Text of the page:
Created and Led by the Spirit (Mary Sue Dehmlow Dreier) -- Review
CREATED AND LED BY THE SPIRITt: Planting Missional Congregations (Missional Church). Edited by Mary Sue Dehmlow Dreier. Grand Rapids: Wm. B. Eerdmans Publishing Co., 2013. Xiii + 209 pages.
In this day and age, it is important to describe one’s church as being missional. Confession – my church seeks to be missional also. It’s too early to know if the word missional is so widely used that it’s descriptive usefulness is questionable, but whenever one reads a book on being missional, it’s probably a good idea to stop and take stock to discern whether this is really a missional book or not. Created and Led by the Spirit is missional in orientation, but it places its focus on the task of planting missional congregations. Thus, it’s not a book about becoming missional, it’s about being intentional in the course of planting churches that these congregations see themselves as being missional from the start.
Created and Led by the Spirit is the most recent volume in a series of books published by the Missional Church Consultation. The essays were part of a 2009 consultation on missional church planting, and seeks to build upon the previous consultations. Most of the participants have a connection to Luther Seminary in St. Paul, MN. Most are published for the first time here – the exception being an excerpt from Miroslav Volf’s book A Public Faith that focuses on human flourishing and fits into the opening section of the book. Because of the Luther Seminary connection there is a strong Lutheran component, though not all the participants are Lutheran.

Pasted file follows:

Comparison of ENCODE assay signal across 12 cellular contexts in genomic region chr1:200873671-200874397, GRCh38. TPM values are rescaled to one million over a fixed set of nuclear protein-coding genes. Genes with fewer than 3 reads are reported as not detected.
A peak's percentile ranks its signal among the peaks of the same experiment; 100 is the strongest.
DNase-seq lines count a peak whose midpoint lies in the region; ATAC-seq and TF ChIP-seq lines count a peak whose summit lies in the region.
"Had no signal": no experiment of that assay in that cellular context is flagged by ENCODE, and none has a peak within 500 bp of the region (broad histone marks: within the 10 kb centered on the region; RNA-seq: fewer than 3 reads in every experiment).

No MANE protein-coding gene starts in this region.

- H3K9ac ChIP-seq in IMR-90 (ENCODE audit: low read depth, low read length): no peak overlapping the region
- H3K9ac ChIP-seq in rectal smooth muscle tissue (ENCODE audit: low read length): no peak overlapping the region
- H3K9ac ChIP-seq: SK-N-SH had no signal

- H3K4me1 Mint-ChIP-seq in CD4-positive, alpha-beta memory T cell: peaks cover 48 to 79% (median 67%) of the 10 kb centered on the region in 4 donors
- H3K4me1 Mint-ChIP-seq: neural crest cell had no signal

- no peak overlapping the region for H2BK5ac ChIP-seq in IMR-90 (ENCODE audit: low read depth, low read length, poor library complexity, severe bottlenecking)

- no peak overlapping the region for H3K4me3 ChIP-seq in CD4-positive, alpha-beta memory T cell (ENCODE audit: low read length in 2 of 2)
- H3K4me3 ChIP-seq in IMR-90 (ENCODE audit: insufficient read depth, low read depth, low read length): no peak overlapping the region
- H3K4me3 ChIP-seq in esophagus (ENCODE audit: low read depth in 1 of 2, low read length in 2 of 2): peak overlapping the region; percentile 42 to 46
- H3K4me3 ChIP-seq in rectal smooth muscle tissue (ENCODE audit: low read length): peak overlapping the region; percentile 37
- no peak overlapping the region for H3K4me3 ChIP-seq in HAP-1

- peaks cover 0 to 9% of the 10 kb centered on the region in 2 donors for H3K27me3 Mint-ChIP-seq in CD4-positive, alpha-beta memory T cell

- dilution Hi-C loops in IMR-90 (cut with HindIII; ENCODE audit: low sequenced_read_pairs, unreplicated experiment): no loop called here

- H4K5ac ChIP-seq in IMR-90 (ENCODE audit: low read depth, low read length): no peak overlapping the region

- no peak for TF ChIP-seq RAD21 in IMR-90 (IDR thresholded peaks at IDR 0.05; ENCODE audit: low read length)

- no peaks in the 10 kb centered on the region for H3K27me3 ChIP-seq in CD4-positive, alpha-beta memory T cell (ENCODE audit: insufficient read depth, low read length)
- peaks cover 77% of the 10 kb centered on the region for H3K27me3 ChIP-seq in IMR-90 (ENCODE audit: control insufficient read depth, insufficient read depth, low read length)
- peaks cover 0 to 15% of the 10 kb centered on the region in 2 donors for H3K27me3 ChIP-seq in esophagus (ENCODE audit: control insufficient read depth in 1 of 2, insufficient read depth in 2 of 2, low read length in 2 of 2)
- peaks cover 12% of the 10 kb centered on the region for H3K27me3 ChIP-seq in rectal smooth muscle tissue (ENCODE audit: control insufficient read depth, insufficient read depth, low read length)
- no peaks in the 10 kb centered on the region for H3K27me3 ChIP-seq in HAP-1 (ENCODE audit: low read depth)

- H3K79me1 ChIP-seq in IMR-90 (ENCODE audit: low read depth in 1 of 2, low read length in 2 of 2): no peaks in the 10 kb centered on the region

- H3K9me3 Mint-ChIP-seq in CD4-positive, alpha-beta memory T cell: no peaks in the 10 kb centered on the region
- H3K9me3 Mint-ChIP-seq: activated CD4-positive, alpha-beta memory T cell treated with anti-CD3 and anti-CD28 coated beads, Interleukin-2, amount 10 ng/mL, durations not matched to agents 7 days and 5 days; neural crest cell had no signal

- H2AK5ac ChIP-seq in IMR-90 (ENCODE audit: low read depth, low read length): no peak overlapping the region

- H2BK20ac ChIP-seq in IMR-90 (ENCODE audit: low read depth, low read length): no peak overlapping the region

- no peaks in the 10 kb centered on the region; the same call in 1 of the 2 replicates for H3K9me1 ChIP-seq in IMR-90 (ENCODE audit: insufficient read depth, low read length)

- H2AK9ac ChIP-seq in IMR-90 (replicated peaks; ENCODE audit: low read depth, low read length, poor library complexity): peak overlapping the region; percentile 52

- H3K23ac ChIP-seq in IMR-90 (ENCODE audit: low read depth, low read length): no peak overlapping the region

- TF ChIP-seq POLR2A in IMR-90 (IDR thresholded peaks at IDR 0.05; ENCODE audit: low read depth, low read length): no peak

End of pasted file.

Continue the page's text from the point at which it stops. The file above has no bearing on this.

Section One focuses on theological frameworks, emphasizing the work of the Spirit in a Trinitarian context. Section two moves into the practical, with two chapters that explore congregations that have entered into the church planting arena, with a missional focus. Finally, the third section focuses on “new appearances.” In this section we have chapters that look at the “emerging church” idea, multi-cultural church planting, and finally a chapter looking at “postbureaucratic churches.” This final chapter looks at new forms of organization and leadership that are emerging within congregations, especially those that are new. Throughout the book there is interaction between theology and practice. Each informs the other.
As is true with any collection of essays, readers will find some more compelling than others, depending on their interests and inclinations. For me on the key elements was the emphasis on the work of the Spirit, but then I have long had an interest in pneumatology and the relationship of the Spirit to the church (see my book Unfettered Spirit). The other theological component was the Trinitarian emphasis. Being part of a faith community that doesn’t emphasize the Trinity, but being Trinitarian in orientation, it was useful to see how the idea of Trinity, especially the social Trinity of Jürgen Moltmann, fit into the picture. The idea that the sending out of the church into the world is related to the sending out of Jesus and the Spirit is crucial. God is outward looking, and so should the church.
In the sermon by Paul Chung, a professor at Luther Seminary, that forms the epilogue of the book, Chung declares that “we cannot live in intimate communion with Jesus without being sent to our brothers and sisters in the world” (p. 209). The question is – what form should this take?
Like any collection of essays there is unevenness. Readers may prefer one essay to another, depending on their interests. At times, they could find themselves bogged down in the weeds of a particular context that doesn’t their own. Whatever the drawbacks, there is a strong message here that the church that is missional will plant churches that are also missional. They may be emergent or multicultural or both. They can occur among Lutherans and Pentecostals (both of whom are represented here). The point is – that newly planted churches should have a missional orientation, one that is empowered and led by the Holy Spirit. If you’re interested in church planting – either as venture of your own or because believe the church should reproducing itself – then you should read the book.